A random act of kindness is a usually unpremeditated activity which selflessly benefits another person or other people. It could be as small as leaving an affirming note in a library book for the next reader to find, or sharing your lottery win with another person who is not necessarily your kin or a friend. In fact, the latter did happen in 1984, when New York police officer Robert Cunningham split a lottery win with a waitress in a local pizzeria, who received around $3m as a result (there was even a film made about this incredible story, starring Nicholas Cage and Bridget Fonda)!
The point of a random act of kindness is to bring happiness to someone’s day. Although doing something small, such as paying for the coffee of the person behind you in the line at the coffee shop, may not seem like much to you, it could be what another person needs to feel happier and more at ease in their world.
But where does this phenomenon come from? And what are some examples that you can try yourself? We explore, below.
Random acts of kindness: The history
The phrase is part of a longer quote – ‘random acts of kindness and senseless acts of beauty’ – which was coined by American author Anne Herbert. In 1993, Herbert published an illustrated children’s book with this phrase as its title, encouraging the creation of a better world through kindness.
However, the concept of spreading kindness to others was established long before it was given this name. For example, the Jewish ‘mitzvah’ refers to a charitable act, and is encouraged in Kabbalistic teachings. Meanwhile, the parable of the Good Samaritan in the Christian Bible teaches us to ‘love your neighbour as yourself’ – in other words, treat others as you would like to be treated. All recognised religions encourage kindness, and this value has been central to the world’s oldest faiths for thousands of years.
Religion aside, kindness was a key virtue in the Tirukkuṟaḷ, an ancient Indian text on ethics and morality; in the mediaeval chivalric code; and in the philosophical school of Stoicism formed in Ancient Rome. Even animals have been shown to exhibit a type of ‘kindness’ in the sense of altruism; for example, humpback whales have been shown to protect seals and other animals from killer whale attacks.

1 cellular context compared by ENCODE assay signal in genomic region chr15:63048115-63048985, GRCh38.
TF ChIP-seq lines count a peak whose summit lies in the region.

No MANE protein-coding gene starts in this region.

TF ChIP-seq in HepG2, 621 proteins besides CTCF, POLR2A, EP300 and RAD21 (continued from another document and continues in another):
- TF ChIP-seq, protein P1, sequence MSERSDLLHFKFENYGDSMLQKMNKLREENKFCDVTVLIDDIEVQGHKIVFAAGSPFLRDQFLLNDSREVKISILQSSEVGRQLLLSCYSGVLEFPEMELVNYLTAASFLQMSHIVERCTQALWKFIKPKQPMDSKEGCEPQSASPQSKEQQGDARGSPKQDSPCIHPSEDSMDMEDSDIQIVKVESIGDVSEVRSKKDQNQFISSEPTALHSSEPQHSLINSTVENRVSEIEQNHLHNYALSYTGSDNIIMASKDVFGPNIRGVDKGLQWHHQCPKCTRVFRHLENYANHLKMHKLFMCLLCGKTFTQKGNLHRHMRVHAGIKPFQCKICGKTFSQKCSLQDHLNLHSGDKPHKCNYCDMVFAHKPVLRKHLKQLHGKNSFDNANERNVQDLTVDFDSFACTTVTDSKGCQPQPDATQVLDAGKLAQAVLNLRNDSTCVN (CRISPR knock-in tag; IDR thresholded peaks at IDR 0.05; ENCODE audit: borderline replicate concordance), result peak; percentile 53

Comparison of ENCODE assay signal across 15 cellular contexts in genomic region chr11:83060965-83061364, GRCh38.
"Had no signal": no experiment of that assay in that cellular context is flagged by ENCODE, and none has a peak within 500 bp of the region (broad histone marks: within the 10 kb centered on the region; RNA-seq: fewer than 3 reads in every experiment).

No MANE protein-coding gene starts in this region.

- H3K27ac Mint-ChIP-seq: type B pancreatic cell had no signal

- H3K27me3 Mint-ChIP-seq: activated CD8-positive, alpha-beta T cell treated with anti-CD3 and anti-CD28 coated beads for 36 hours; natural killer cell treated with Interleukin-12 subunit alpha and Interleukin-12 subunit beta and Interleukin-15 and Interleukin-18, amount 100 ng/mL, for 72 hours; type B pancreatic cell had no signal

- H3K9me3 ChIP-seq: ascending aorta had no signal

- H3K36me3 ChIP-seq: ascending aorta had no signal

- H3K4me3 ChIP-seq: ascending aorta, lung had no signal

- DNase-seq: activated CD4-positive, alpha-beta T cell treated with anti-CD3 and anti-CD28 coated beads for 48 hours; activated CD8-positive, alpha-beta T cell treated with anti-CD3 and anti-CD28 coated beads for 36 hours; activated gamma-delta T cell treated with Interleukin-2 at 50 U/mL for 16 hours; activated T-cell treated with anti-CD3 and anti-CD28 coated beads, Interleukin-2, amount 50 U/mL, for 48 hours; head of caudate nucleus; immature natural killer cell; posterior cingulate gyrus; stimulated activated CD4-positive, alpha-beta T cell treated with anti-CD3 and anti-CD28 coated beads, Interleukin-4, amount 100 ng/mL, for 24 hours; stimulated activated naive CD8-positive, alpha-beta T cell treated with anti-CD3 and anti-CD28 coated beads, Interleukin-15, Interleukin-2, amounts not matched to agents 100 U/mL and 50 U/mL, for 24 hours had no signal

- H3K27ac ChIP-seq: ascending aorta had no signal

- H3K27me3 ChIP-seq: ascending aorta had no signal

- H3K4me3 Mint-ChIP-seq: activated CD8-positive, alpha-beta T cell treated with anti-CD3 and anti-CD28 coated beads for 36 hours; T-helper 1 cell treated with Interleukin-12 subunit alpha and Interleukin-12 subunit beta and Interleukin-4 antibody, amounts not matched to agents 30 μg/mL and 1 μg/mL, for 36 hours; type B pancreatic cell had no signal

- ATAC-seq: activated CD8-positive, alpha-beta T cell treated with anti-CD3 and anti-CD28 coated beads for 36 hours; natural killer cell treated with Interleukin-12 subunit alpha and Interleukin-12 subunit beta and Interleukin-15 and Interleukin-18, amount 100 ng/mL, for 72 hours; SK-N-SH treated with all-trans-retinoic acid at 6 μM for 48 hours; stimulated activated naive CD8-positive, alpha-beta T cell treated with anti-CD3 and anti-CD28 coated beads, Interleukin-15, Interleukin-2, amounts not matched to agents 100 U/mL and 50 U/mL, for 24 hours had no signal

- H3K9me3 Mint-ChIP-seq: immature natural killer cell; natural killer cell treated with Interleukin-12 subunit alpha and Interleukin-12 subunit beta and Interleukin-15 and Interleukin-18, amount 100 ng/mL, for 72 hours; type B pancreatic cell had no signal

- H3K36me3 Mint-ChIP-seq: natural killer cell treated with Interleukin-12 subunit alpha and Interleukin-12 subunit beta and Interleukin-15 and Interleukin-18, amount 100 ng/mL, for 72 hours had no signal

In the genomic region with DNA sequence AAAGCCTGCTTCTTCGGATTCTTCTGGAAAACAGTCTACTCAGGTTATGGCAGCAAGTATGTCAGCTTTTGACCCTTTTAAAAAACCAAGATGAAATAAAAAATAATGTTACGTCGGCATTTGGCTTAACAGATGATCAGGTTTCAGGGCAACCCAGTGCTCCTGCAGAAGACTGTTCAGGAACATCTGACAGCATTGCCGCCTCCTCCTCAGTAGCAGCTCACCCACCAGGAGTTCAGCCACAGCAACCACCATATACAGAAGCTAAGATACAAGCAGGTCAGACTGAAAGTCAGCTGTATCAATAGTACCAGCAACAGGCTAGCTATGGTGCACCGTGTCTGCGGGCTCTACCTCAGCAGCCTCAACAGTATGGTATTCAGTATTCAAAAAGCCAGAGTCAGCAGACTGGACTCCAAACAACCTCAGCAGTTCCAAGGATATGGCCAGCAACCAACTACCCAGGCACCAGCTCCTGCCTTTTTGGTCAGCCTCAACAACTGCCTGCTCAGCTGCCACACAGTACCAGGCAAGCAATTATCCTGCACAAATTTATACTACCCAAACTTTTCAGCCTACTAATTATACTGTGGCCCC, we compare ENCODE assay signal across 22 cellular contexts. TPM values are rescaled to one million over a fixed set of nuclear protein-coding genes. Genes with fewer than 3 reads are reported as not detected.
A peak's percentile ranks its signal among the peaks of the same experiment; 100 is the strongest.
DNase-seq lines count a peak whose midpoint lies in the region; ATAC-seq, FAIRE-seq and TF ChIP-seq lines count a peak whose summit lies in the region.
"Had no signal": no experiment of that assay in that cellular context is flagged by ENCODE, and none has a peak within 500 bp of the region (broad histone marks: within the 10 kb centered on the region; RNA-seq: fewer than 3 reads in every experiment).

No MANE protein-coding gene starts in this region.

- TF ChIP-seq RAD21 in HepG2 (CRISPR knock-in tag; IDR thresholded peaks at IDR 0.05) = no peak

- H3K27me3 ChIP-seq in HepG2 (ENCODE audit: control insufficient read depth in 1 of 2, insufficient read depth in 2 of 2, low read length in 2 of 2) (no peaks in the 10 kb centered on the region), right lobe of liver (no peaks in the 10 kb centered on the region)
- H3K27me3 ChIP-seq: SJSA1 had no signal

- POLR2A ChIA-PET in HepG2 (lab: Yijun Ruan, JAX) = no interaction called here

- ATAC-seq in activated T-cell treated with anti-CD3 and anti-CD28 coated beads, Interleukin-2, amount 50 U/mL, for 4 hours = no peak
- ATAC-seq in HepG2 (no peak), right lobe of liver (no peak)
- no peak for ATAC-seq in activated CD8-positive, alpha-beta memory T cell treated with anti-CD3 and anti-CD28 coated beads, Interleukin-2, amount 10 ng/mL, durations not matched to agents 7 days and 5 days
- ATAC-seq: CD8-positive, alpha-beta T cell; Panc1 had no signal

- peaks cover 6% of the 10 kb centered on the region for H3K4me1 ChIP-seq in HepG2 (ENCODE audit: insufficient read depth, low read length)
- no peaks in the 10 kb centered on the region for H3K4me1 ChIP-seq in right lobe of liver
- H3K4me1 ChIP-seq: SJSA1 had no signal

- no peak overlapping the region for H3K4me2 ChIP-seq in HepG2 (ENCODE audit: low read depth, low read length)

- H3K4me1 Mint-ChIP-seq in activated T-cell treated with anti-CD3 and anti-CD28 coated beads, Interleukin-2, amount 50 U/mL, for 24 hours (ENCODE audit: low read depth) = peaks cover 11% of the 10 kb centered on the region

Kindness seems to exist in many different and unrelated walks of life, so it is very likely that it is an intrinsic part of ‘being’.
What effect do random acts of kindness have on humans?
A random act of kindness may brighten someone’s day by positively impacting their mental wellbeing. When you are a recipient of love and attention, your body releases oxytocin – also known as the ‘love hormone’ – which can have an antidepressant effect.
This impact may even continue in the days, weeks or even months following the event, as they look back upon the act of kindness and remember how it made them feel. Furthermore, a random act of kindness can create a domino effect: if someone is on the receiving end of the good deed, they may feel obliged to pass on the positivity to another person by doing something kind themselves. This is backed up by the fact that oxytocin plays a role in the ‘rewiring’ of the brain’s reward system following social interactions, and this reinforces social behaviour.